Taylor made, but for who?

Maria Posted by Maria at August 22, 2019 14:11:52 August 22, 2019 14:11:52

Taylor Swift performed in Central Park this morning on Good Morning America. Lainey will be posting about that soon. Here we focus on her collaboration with Stella McCartney.  

There comes a time in a very famous woman’s life when she escapes LA (or New York) for a life in the UK, where she will swap out kombucha for hot tea and start dropping “rubbish” into casual conversation. She will also invariably make friends with Stella McCartney. Taylor Swift is currently living her London years, and with that comes a new fashion collaboration, Stella x TaylorSwift. 

 
 
 
 
 
 
 
 
 
 
 
 
 
 
 

A post shared by Taylor Swift (@taylorswift) on

If we look at it from a fashion play, it’s a smart move to partner with Stella McCartney. She has a well-regarded brand built on a beloved last name and sustainable ethos, she has partnered with Adidas and the Gap, and it’s an insulated spot for Taylor to be in. Fashion outlets, outside of a few select journalists, typically struggle with offering any substantive criticism out of fear of being blacklisted from shows or left out of ad buys, and few would ever snark on Stella. (Sidebar: it’s interesting that fashion people have a reputation for being snobby elitists while traditionally, fashion media is pretty toothless.)

The immediate reaction is to the price point for the first two pieces: the bomber ($1995 US) and the handbag ($795 US). The defence (which will come immediately in the form of angry emails) will point to Rihanna’s Fenty line, or Selena Gomez for Coach. Here is what differentiates these examples: they are creating pieces that are meant to live for a long time. They are not self-referential or tied to promotion – the Coach purses don’t have “Selena!” written across them and Fenty is a luxury house, not a vanity project. Stella x TaylorSwift is effectively tour merch. It’s concert tees with a list of songs. It’s Taylor’s cat. 

Spending $2,000 on a piece of clothing (or a bag) is not shocking for a certain demographic of consumer. But do those people want to have Stella x Taylor on their back? Or do they want Gucci, Balmain, Balenciaga, Supreme?

But this isn’t for clout chasers, it’s for the fans! OK, so can her fans, many of whom are on the younger side, afford these pieces? There are sweatshirts and t-shirts and hats, which could certainly come in at a different price points. If that is the case, why lead with the expensive pieces? It’s a curious strategy.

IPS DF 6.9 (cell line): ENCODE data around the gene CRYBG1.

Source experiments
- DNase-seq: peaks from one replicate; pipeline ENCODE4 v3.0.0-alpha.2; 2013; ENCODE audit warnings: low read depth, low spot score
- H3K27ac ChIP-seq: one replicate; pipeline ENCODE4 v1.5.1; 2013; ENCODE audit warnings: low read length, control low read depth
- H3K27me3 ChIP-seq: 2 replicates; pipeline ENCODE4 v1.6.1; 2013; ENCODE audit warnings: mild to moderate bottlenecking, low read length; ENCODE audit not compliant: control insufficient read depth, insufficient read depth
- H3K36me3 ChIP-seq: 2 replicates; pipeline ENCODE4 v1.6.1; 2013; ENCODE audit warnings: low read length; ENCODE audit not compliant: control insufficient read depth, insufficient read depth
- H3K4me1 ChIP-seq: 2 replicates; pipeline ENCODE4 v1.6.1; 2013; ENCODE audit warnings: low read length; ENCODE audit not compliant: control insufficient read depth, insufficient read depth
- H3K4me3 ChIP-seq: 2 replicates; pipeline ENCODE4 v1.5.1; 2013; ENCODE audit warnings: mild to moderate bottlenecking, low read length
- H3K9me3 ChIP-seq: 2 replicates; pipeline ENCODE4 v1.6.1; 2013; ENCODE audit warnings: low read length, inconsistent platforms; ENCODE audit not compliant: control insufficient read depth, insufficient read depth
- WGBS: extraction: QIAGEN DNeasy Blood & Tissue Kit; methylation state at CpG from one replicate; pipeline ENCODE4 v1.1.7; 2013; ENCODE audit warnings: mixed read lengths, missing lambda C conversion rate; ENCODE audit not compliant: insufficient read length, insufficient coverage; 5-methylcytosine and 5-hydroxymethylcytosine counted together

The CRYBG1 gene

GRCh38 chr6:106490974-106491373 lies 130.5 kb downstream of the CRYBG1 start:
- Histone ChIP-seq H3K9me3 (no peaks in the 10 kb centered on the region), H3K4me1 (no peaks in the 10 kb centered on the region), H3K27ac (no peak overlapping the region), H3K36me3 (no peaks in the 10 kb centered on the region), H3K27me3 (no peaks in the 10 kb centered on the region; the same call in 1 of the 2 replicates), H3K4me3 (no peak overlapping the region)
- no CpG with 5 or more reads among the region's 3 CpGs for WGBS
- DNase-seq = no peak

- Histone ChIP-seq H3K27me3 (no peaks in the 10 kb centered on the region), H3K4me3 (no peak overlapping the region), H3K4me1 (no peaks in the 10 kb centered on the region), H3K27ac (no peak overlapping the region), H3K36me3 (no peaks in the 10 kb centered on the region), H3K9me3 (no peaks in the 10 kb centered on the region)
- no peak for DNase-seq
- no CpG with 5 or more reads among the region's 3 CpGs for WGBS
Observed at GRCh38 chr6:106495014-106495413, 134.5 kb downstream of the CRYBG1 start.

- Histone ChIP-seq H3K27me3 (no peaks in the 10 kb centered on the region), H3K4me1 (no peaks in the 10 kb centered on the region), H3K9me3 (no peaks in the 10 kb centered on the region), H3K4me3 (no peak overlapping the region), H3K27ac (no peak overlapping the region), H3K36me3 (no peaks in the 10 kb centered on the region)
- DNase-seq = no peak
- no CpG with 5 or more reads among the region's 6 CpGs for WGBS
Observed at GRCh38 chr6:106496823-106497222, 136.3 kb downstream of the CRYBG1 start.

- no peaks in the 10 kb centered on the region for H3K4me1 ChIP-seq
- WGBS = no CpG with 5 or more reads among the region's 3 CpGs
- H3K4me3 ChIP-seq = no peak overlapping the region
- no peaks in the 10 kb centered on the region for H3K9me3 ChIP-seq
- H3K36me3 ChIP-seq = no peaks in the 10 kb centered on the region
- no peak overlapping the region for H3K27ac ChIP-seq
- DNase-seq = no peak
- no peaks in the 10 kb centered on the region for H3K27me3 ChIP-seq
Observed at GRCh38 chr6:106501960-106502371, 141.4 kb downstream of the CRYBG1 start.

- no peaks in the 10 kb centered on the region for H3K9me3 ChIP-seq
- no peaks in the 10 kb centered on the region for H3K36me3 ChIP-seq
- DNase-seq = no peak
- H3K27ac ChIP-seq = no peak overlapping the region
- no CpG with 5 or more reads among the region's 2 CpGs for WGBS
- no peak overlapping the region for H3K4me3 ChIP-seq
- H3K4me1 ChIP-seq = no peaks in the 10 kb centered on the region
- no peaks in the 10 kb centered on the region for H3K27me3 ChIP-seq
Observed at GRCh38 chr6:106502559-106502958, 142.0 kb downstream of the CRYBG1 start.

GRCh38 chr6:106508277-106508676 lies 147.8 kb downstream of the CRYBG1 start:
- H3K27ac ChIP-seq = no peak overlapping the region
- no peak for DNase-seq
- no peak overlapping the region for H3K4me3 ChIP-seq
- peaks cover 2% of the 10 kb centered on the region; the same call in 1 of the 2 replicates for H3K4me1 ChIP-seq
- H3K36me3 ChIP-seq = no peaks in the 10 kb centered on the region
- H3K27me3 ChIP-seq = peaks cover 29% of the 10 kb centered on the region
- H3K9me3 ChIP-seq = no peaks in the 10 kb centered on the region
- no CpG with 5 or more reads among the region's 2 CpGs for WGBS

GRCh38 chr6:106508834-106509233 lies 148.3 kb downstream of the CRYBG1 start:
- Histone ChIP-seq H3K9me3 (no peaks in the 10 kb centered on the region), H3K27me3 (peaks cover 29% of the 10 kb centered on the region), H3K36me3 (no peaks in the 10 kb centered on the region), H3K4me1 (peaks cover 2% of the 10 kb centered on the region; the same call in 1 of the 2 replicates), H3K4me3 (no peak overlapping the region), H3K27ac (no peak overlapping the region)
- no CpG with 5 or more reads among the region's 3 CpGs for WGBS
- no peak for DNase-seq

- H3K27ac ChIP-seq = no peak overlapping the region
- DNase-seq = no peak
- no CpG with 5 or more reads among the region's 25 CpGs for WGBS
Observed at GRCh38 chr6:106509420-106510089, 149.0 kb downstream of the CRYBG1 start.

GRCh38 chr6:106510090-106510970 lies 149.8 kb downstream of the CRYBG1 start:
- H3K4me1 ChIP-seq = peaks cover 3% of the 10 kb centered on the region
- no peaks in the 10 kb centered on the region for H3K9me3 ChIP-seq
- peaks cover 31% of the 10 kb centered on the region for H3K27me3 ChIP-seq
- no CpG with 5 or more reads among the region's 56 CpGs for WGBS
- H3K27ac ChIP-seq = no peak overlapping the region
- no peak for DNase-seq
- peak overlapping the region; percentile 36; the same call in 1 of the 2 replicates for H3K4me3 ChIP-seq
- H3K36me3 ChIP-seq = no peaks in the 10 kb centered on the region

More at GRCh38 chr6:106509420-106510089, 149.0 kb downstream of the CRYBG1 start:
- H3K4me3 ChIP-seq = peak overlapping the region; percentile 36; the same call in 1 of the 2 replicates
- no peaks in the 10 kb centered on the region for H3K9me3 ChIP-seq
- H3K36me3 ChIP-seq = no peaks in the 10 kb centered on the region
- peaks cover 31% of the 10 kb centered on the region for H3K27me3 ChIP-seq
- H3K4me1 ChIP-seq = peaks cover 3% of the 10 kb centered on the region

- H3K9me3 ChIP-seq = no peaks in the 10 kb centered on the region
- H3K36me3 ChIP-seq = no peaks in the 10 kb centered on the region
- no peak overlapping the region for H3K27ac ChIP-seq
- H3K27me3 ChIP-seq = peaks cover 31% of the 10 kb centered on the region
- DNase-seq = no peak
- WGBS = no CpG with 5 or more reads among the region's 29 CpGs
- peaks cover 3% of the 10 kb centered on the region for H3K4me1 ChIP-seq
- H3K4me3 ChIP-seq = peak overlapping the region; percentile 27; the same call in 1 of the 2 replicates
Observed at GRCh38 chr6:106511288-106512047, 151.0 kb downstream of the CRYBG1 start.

The drop is leaning towards exclusive too: there’ll be a limited release online with select pieces at a pop-up shop in New York, The Lover Experience. (In the year 2019, we are still doing pop-up shops? OK.) Again, who is this for? Aspiration is not necessarily a bad thing, but aspiration presented as fan service, as “I made this for all of you and it costs thousands of dollars and only people who make it into my pop-up can access it” feels very off-brand for her because aspiration is striving which seems in opposition to her message about just being “ME!”  

Some pieces have lyrics, like “there’s a dazzling haze,” to go with Lover’s vibe. Taylor is, without a doubt, one of the most talented and successful songwriters of her generation. But right now, her connection to the songs isn’t quite shared with the masses because the album hasn’t been heard in full by everyone. So while “there’s a dazzling haze” might one day be an iconic line we all sing together at the top of our lungs, right now it isn’t. Lyrics that invoke an immediate swell of emotion (like “hit me baby one more time” or “I got hot sauce in my bag” or “I want to dance with somebody” or “I just took a DNA test, turns out I'm 100% that bitch”) are often a collective experience. Lover will be a smash, as her albums always are, but the experience of being a Taylor Swift fan is not a collective one.  

In terms of style, the look is a lot of hearts, unicorns, clouds, tie-dye and swirliness (to go with the Swiftiness). There’s a flaming heart, which looks like Ed Hardy meets Barbie. We are coming out of summer and tie-dye was a big trend (it comes back every few years) that is feeling slightly played out. On a t-shirt, it’s fine. A t-shirt can be worn anytime of the year, in many different circumstances. This bomber on the other hand – who is wearing this in the fall? Picture this: it’s late October, the weather is foggy, there’s Halloween candy at every grocery store. You are out for dinner and your friend rolls in wearing this jacket. What’s the table’s reaction? Be honest. 

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What this clothing line comes down to is: who really, really wants to wear Taylor’s heart on their sleeve? And how much are they willing to pay for it?
 

Photos:
Daniele Venturelli/ Kevin Mazur/ Getty Images

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